Nashville’s Greenways continue to evolve and there are several plans for expansion in the near future (see Nashville plans next vision for parks,greenways ). We don’t know about you, but we’re proud to live in a city with such beautiful public green spaces. So, get out there and explore Nashville!

What’s Really Covered by My Condo HOA Fees?

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One of the many benefits to living in a condo community is convenience. Living in a luxury condo building like CityLights gives you access to a myriad of modern amenities and allows you to live maintenance-free. Your HOA fees traditionally cover any maintenance to the property exterior and any upkeep to amenities, etc.

Here are 5 services that are traditionally covered by your HOA in a condo building:

1. City Services


City services covered by your HOA may include waste removal, water, and electric service for communal areas.

2. Pest Control 


Pest control is traditionally maintained around the perimeter of the property by the HOA.

3. Maintenance of communal areas

Maintenance of  communal areas may include exterior landscape, security around the property, and elevator maintenance.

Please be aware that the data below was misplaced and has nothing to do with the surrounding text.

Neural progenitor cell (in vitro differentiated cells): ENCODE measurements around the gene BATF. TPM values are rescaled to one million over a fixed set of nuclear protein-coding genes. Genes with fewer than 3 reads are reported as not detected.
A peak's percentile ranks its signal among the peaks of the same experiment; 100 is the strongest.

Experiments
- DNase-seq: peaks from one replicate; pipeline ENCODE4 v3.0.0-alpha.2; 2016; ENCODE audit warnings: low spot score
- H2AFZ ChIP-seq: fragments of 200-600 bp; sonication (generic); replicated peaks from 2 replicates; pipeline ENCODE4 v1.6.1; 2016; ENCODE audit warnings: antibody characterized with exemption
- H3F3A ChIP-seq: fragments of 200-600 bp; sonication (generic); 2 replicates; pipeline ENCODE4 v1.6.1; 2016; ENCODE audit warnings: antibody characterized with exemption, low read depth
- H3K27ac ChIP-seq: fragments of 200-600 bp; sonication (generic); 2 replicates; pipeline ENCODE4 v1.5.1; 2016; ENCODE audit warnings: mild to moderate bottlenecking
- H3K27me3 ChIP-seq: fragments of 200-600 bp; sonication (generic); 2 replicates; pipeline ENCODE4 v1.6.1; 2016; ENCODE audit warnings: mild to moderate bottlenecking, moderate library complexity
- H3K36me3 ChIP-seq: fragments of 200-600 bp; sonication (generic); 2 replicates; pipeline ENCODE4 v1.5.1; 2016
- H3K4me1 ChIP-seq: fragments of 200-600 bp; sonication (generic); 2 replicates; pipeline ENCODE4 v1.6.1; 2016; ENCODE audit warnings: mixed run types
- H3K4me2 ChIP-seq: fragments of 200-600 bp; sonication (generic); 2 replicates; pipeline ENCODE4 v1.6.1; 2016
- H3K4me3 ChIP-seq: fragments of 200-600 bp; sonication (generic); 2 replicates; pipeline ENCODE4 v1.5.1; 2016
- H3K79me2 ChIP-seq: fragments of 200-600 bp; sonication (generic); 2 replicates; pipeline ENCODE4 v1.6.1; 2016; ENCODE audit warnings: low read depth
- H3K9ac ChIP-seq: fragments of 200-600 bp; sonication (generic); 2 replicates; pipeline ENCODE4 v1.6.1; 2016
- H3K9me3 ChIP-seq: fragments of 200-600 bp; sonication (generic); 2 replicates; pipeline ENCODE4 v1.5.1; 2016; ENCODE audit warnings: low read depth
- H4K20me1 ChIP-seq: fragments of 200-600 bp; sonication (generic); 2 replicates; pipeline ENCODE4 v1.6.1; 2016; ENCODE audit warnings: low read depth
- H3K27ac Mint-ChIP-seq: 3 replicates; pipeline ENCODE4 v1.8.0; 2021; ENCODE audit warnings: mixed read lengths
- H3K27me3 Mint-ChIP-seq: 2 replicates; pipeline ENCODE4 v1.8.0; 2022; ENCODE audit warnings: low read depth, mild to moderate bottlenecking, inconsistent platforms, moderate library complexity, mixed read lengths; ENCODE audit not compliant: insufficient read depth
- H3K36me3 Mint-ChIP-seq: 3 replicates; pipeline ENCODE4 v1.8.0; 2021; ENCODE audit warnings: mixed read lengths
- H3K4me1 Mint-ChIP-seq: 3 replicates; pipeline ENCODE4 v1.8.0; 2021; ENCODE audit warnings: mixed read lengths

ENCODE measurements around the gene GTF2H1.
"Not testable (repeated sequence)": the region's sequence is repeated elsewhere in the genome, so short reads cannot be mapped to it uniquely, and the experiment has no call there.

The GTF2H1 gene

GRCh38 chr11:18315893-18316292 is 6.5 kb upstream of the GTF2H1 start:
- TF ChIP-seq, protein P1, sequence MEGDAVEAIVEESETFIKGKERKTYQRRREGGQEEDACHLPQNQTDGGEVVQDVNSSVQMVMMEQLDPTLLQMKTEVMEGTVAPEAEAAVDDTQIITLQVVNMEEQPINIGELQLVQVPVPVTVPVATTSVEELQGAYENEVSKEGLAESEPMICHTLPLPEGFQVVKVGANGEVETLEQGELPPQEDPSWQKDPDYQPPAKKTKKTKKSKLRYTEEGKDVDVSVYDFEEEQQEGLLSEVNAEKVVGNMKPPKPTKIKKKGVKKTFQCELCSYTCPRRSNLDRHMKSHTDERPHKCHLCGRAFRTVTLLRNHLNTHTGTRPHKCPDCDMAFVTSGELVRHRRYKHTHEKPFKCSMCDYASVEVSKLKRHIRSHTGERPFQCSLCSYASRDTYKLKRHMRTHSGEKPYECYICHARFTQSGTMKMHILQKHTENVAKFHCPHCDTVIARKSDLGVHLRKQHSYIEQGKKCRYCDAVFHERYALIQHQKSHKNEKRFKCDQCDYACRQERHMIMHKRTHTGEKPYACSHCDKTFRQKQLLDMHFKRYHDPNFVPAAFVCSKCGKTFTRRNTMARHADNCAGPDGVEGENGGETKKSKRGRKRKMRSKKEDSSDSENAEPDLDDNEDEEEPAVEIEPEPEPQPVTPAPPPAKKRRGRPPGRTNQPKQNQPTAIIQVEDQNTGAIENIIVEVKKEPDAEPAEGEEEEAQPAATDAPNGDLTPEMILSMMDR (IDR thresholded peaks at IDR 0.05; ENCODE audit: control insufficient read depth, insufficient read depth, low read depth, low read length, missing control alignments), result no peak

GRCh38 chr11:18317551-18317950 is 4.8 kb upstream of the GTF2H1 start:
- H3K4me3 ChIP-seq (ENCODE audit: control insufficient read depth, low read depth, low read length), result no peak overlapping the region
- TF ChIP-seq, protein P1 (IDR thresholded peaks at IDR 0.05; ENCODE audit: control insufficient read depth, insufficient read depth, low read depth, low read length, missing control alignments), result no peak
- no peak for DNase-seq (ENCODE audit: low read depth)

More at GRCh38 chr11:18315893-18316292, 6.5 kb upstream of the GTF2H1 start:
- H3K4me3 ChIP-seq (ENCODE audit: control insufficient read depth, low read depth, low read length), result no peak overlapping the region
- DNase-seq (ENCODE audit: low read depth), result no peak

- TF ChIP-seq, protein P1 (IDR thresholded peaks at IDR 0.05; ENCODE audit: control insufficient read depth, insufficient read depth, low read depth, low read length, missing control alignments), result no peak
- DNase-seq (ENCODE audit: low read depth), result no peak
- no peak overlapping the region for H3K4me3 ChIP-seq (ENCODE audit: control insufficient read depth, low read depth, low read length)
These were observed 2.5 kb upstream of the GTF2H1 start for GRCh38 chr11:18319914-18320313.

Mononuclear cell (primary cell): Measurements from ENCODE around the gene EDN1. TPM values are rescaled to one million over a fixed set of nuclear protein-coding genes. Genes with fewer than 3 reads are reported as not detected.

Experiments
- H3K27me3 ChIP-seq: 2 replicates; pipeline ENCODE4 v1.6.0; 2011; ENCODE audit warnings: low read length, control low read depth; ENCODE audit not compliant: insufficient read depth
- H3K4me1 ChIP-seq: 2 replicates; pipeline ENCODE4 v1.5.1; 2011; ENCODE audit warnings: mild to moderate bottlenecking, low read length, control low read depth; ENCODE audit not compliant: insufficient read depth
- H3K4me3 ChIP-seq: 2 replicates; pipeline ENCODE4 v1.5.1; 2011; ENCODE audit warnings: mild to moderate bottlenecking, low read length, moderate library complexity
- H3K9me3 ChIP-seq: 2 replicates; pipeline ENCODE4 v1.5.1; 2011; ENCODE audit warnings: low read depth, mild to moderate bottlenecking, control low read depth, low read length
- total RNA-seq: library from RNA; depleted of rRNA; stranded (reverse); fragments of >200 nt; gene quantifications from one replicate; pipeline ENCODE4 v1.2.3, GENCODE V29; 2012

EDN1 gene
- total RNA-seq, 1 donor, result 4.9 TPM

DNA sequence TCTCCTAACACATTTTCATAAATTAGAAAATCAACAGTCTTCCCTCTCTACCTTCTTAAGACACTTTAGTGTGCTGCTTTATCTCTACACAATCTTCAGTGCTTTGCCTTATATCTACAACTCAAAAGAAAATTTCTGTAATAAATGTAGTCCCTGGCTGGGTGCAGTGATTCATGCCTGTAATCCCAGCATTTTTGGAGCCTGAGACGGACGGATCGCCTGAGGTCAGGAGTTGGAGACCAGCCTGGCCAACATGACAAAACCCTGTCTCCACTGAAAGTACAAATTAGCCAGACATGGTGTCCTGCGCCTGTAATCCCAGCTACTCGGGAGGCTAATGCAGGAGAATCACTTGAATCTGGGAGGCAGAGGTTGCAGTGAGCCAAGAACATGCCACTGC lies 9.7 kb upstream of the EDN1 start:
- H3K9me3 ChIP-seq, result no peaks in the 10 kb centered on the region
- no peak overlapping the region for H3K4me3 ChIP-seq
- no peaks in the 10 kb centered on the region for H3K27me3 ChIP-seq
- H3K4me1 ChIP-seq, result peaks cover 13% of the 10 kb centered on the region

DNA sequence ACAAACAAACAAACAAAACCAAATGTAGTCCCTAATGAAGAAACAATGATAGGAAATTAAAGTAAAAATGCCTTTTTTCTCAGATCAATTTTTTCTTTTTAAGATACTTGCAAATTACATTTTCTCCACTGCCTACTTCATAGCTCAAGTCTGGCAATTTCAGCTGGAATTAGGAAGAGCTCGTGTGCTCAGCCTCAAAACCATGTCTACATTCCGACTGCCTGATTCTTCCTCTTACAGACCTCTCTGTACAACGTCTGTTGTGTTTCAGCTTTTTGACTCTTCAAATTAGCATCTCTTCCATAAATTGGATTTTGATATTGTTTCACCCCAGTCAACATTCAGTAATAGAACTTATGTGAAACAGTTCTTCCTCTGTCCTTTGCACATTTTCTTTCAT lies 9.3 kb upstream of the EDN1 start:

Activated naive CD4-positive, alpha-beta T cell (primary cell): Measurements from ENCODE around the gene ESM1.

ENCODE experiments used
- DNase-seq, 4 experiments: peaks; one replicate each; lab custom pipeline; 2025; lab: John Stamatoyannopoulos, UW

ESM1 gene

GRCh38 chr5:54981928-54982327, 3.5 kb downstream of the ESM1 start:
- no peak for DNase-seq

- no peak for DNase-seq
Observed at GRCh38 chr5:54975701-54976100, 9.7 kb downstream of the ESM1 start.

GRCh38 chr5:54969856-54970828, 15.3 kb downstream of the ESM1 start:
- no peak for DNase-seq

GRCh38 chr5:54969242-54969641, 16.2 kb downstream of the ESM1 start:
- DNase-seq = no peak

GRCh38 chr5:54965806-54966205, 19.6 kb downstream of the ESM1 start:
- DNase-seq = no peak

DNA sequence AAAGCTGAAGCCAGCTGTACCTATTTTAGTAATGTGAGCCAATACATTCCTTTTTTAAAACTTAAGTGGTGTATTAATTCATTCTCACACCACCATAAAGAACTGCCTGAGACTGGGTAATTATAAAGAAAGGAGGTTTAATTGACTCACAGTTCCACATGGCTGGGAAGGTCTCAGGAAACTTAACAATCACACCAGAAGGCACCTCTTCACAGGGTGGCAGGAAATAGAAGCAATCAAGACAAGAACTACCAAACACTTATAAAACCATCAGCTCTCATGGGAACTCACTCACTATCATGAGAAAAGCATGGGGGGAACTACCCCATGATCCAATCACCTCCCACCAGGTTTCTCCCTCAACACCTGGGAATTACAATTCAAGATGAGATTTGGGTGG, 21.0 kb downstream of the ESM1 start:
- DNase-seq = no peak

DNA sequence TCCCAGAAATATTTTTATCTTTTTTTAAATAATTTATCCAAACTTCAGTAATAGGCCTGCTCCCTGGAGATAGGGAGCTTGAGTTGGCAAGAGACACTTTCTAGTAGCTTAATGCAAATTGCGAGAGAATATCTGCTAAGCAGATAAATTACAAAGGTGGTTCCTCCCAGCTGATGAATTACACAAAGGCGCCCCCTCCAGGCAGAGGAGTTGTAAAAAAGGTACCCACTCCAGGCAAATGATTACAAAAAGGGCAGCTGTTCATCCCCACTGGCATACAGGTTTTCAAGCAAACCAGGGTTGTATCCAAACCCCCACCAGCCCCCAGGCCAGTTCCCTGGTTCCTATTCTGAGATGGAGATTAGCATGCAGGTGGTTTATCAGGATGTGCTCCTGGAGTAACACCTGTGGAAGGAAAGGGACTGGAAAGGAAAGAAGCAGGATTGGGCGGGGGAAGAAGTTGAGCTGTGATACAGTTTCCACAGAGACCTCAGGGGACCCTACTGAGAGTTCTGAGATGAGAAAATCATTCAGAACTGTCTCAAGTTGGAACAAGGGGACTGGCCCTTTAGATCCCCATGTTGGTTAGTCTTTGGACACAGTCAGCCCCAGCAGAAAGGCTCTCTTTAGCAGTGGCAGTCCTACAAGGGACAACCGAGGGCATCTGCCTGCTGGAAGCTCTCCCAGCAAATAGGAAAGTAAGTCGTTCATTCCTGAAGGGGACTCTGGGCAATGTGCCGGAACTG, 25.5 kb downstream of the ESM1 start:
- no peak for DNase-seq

4. Building Insurance


This traditionally includes insurance for the building itself and the property surrounding it.

5. Maintenance of Amenities and Operational Costs


Amenities often require substantial upkeep. Pools regularly have to be treated and staff may be hired for cleaning purposes. In addition, costs for staffing a lobby area may be absorbed by the HOA.

Condo fees can range anywhere from a couple hundred dollars a month to a few thousand dollars a month based on geographic region, square footage of your condo, and amenities or services that your building offers.

To learn more about HOA fees at CityLights, please contact our sales team.

Demand grows for parkside homes in Nashville

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Source: Tennessean